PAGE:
|Canadian citizenship not for sale: Minister Kenney provides update on residence fraud investigations|
Ottawa, September 10, 2012 — The Government of Canada’s investigation into residence fraud continues to grow, with nearly 11,000 individuals potentially implicated in lying to apply for citizenship or maintain permanent resident status.
“We are applying the full strength of Canadian law to those who have obtained citizenship fraudulently,” said Citizenship, Immigration and Multiculturalism Minister Jason Kenney. “Canadian citizenship is not for sale. We are taking action to strip citizenship and permanent residence status from people who don’t play by the rules and who lie or cheat to become a Canadian citizen.”
Citizenship and Immigration Canada (CIC) has begun the process to revoke the citizenship of up to 3,100 citizens who obtained it fraudulently. Minister Kenney first announced the investigations last year. CIC is working closely with the Canada Border Services Agency (CBSA), the Royal Canadian Mounted Police (RCMP), and Canadian offices abroad to tackle this fraud.
“Today’s announcement is the end-result of the hard work done by the RCMP and CBSA, and they should be congratulated for their dedicated effort in bringing these charges forward,” said Canada’s Public Safety Minister Vic Toews. “These efforts reinforce our government’s commitment to protecting the integrity of our immigration system.”
The Department has also been working on cases of those who are not yet citizens. Nearly 5,000 people with permanent resident status who are known to be implicated in residence fraud have been flagged for additional scrutiny should they attempt to enter Canada or obtain citizenship. The majority of these individuals are believed to be outside the country.
Permanent residents must reside in Canada for three years out of four years prior to applying for Canadian citizenship. To retain their status as permanent residents, they must be physically present in Canada for two out of five years with few exceptions.
In typical cases, permanent residents will use the services of an unscrupulous immigration representative to fraudulently establish evidence of residence in Canada while living abroad most, if not all, of the time. This is perpetrated so that individuals can fraudulently maintain their permanent residence status and later apply for citizenship. RCMP and CBSA criminal investigations have found that a family of five may pay upwards of $25,000 over four or more years to create the illusion of Canadian residence.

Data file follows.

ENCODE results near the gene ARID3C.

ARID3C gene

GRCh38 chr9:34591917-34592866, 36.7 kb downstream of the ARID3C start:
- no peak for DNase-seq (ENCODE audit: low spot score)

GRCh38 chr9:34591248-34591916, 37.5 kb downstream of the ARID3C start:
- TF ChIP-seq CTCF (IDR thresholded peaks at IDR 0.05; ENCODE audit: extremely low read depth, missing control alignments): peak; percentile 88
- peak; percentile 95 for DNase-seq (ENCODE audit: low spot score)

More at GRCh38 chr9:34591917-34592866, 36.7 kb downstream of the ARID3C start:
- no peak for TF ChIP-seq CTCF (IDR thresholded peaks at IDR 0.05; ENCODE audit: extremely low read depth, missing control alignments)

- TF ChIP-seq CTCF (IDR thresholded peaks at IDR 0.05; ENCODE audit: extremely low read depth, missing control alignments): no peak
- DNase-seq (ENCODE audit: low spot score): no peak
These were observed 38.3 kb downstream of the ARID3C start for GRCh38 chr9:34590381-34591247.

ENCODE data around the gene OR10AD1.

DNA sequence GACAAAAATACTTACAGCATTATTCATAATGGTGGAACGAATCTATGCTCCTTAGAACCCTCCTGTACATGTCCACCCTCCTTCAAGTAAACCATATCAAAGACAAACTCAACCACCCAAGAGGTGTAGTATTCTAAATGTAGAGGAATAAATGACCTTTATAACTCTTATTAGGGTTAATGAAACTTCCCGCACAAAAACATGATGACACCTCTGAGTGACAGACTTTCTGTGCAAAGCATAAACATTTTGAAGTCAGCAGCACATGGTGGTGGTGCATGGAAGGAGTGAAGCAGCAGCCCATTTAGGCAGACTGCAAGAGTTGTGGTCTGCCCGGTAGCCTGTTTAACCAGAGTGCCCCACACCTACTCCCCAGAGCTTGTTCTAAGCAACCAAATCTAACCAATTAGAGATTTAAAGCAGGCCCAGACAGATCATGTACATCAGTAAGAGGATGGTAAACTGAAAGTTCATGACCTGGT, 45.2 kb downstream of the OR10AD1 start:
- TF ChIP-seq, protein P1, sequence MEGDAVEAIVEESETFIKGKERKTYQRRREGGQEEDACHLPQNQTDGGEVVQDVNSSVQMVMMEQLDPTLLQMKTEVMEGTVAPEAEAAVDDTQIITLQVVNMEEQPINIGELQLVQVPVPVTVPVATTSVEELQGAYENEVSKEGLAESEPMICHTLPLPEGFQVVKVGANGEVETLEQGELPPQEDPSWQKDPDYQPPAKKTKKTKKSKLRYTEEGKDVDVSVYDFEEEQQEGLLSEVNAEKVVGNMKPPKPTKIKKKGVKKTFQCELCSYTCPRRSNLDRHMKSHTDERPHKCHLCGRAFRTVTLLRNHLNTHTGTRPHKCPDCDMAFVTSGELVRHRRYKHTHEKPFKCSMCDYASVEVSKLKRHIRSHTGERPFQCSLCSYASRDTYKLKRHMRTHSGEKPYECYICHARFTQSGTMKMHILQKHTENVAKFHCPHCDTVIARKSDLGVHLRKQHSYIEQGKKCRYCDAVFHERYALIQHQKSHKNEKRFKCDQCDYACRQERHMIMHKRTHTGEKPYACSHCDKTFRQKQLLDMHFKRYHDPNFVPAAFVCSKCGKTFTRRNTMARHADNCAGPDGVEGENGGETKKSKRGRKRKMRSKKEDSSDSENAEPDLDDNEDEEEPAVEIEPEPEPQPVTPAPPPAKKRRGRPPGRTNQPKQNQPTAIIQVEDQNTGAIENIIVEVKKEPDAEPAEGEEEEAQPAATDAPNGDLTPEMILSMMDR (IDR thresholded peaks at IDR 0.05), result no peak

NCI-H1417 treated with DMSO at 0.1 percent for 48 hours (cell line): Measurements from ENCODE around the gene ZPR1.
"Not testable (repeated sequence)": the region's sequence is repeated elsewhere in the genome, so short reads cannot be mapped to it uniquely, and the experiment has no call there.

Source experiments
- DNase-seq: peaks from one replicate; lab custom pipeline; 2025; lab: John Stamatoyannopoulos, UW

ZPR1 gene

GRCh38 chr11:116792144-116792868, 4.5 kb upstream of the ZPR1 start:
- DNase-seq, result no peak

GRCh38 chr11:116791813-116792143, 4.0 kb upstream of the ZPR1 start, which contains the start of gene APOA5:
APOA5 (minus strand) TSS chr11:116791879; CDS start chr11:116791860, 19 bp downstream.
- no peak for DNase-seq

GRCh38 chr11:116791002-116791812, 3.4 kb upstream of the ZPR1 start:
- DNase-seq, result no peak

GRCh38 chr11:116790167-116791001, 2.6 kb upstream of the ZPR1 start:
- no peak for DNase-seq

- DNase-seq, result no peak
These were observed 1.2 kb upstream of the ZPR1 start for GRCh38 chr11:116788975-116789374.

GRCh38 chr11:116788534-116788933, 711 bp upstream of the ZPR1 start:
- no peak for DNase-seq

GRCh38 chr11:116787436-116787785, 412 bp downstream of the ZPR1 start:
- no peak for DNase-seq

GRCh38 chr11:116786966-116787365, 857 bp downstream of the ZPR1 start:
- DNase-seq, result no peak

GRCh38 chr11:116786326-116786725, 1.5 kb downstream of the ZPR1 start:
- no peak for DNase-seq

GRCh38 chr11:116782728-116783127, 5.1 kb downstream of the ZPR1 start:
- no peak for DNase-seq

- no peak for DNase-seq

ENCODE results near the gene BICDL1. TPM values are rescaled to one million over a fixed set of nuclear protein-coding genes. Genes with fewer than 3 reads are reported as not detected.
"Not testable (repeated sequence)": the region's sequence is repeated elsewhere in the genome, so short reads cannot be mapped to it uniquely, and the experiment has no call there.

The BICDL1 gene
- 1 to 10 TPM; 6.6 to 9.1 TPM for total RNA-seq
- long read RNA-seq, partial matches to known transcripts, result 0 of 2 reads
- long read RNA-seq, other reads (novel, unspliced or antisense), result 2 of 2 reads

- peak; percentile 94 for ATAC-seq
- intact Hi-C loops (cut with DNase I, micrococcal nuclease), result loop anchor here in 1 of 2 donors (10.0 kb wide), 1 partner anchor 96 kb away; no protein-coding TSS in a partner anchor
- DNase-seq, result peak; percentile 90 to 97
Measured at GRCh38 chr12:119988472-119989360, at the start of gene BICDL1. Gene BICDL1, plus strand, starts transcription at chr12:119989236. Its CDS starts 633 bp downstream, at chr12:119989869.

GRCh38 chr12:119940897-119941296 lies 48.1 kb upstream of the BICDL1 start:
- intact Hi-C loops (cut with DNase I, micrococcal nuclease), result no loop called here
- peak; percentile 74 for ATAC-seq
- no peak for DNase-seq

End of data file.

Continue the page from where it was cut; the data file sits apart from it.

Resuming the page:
Finally, CIC has flagged the files of another 2,500 individuals where, for various reasons, there are concerns. These individuals will be watched closely should they make future applications. This makes a total of nearly 11,000 individuals tied to citizenship and residence fraud investigations.
To date, CIC and its partners have removed or denied admittance to over 600 former permanent residents linked to the investigations, and have denied about 500 citizenship applications where the applicants do not meet the residence requirements. Almost 1,800 applicants linked to the investigations have abandoned their citizenship applications as word about these investigations spreads.
“We will not stand by and allow people to lie and cheat their way into becoming citizens,” added Minister Kenney. “I encourage anyone who has information regarding citizenship fraud to call our tip line to report it. There is no time limit for investigating this type of fraud.”
Over the past six years, Canada has had the highest sustained level of immigration in Canadian history. The Government of Canada is committed to creating an immigration system that brings the world's best and brightest to Canada while protecting our immigration system against those who would abuse our generosity.
Cases involving false representation, fraud or knowingly concealing material circumstances in the citizenship process—for example, pretending to be present in Canada to meet the residence requirements for obtaining citizenship—should be referred to the citizenship fraud tip line at CIC’s Call Centre at 1-888-242-2100 (in Canada only, 8:00 a.m. to 4:00 p.m. local time, Monday through Friday). Tips may also be reported by email at Citizenshipfirstname.lastname@example.org. Those overseas can also contact the nearest Canadian visa office.
All other types of immigration fraud can be reported to the CBSA’s Border Watch Tip Line at 1-888-502-9060. Tips accepted by the Border Watch Tip Line include, but are not limited to, suspicious cross-border activity, marriages of convenience, misrepresentation in any temporary or permanent immigration application, or the whereabouts of any person wanted on an immigration warrant.